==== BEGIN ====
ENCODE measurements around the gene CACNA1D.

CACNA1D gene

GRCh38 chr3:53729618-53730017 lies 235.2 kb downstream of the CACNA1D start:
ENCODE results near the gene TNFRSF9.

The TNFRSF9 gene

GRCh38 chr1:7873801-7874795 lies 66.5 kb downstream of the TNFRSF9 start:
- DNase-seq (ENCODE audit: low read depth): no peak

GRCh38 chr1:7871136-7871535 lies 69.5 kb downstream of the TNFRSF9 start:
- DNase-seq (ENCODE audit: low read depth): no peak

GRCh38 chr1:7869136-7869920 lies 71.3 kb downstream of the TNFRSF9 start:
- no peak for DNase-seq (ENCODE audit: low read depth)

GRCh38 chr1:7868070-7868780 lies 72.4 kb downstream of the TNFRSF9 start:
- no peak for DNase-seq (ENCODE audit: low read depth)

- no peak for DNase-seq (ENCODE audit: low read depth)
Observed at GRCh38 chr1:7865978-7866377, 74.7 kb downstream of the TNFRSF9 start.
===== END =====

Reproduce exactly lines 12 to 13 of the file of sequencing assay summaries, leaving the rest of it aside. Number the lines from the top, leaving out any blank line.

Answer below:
GRCh38 chr1:7868070-7868780 lies 72.4 kb downstream of the TNFRSF9 start:
- no peak for DNase-seq (ENCODE audit: low read depth)